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Homing in on an overseas property

Singaporean investors are one of the largest capital sources of outbound property investments among Asian investors.

Countries such as the United Kingdom have legal restrictions on the types of properties foreigners can buy. Photo: Reuters

Countries such as the United Kingdom have legal restrictions on the types of properties foreigners can buy. Photo: Reuters

Singaporean investors are one of the largest capital sources of outbound property investments among Asian investors.

Good quality properties in predominantly English-speaking countries such as Australia and the United Kingdom, as well as those in neighbouring Malaysia, continue to appeal to local investors.

While parking funds in assets in a foreign land may be daunting for first-time investors, good planning and due diligence can help mitigate the risks involved and achieve good returns on the investment. A wide range of factors, including affordability, legislation, destination choice and macro risks, should all be considered as they may make or break your deal.


Identify the reasons for investing, your payment ability and financing options. Is the property intended as a vacation home or mainly for rental? Renting out the apartment can potentially cover your loan repayments if it is financed with a bank loan.

For a property purchased at S$1 million with a loan for 80 per cent of the value, the repayments will work out to about S$3,372 a month for a 30-year term at an assumed interest rate of 3 per cent per annum.

Renting out the property at S$5,000 a month will give you a comfortable yield that will not only finance your loan but also allow you to earn additional income.

Remember to include other costs such as legal and valuation fees, taxes like income tax, property tax, capital gains tax and local government tax, as well as insurance premiums.

Various financing options are available in the market. If you are considering a bank loan, the Total Debt Servicing Ratio (TDSR) framework is something you need to be mindful of. Under the TDSR imposed by the Monetary Authority of Singapore in June 2013 to ensure prudence in borrowing and lending practices, the home loan must not push the total debt repayment obligations of the mortgagor beyond 60 per cent of his or her gross income.

It is applicable to financing overseas properties and may thwart your plans if you already have existing housing loans pushing your debt obligations close to the limit.


Conducting research and understanding the laws pertaining to foreign property ownership in the countries you are looking to invest in are critical before you decide on your choice location. Investment-friendly countries will ease the purchase process and may offer better returns.

For instance, Australia, Malaysia and the UK have legal restrictions on foreign investors, such as the property types they can purchase, as well as a range of property-related taxes.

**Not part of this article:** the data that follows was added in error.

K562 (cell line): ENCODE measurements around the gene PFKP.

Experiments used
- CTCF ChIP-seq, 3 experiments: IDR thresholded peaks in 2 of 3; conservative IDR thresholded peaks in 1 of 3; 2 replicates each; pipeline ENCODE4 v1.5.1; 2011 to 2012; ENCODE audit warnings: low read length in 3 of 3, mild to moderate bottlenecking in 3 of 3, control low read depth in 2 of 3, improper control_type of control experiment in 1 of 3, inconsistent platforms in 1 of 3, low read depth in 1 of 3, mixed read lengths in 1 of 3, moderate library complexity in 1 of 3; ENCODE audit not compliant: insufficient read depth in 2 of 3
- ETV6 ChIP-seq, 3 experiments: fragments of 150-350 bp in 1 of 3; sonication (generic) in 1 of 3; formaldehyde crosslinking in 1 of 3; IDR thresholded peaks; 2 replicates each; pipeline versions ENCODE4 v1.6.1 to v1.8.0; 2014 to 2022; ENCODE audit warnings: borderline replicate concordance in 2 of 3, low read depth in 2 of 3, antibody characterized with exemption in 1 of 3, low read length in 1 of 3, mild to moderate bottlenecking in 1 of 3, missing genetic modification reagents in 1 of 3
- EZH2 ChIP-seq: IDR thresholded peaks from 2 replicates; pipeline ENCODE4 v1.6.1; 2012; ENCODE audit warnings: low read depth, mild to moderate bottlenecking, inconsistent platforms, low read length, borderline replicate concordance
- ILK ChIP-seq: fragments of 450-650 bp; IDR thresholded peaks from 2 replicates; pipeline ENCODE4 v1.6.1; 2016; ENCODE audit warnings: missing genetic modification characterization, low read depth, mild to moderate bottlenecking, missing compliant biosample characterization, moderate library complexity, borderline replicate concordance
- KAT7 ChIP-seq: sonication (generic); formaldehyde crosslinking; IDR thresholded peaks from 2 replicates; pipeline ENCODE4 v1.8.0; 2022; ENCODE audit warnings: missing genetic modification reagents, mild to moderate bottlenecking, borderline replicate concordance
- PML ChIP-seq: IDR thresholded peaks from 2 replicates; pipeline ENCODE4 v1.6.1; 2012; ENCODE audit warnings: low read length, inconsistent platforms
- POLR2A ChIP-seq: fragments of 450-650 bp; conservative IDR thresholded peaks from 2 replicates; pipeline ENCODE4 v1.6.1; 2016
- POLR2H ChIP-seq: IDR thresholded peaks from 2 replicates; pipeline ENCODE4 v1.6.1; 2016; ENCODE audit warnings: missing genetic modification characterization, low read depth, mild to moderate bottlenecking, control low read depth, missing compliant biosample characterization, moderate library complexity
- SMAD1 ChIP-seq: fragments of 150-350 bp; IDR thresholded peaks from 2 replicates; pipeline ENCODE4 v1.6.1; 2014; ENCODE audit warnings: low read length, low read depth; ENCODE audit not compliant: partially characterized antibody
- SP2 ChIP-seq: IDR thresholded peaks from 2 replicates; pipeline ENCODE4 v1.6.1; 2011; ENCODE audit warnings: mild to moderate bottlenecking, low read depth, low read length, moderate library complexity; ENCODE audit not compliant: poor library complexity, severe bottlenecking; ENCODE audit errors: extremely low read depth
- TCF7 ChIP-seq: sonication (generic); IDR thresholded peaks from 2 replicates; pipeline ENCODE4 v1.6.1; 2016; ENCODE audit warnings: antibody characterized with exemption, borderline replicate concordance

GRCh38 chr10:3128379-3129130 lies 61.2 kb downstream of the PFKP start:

On the other hand, emerging markets such as Vietnam and Myanmar have updated laws to welcome foreign investments. Starting from mid-2015, foreigners are allowed to purchase residential property, including condominiums and landed property, in these countries — a shift from the past where foreigners were only allowed to buy condominiums.

Besides helping you decide on your destination choice, getting familiar with the country’s legislation can help avert the dangers of breaking the law or getting into unnecessary trouble with the local authorities unwittingly. Having qualified marketing agencies on hand may be useful in managing such risks.


The environment of the locale affects returns. Locations close to areas at risk of natural disasters are not ideal since the potential threat to residents and damage to property will be deterrents to tenants or future buyers.

An area’s transport infrastructure can also be a boon or bane to yourinvestment. A location that has excellent connectivity or with transport nodes being developed, is likely to clinch higher rentals compared to one that is highly congested or has poor infrastructure, even within the same country.


Proposed amenities in the vicinity and future development plans are important as well. Plans to construct malls and improve transport infrastructure are likely to lift property prices once the developments are complete.

Conversely, a relatively underdeveloped area without any improvement plans in sight is unlikely to see its property prices climb significantly.


Having a good idea about the developer and the project will benefit your investment. The developer’s reputation will provide an indication of project quality, but you should get to know more about its other property ventures.

This will offer insights into the developer’s cash flow and duration of the development if it is a new launch. You will not want to wait too long for a project to be completed since your cash is already locked in.

In essence, enter with your eyes open. Good planning is key to good investment. Your ultimate goal is to net a good property that can bring in positive returns.

Assessing the product and market well can mitigate risks and maximise your yield, bringing you a step closer to a smart and informed decision.

ABOUT THE AUTHOR: Sean Tan is the Singapore General Manager and Chief Business Development Officer at real estate portal iProperty Group.

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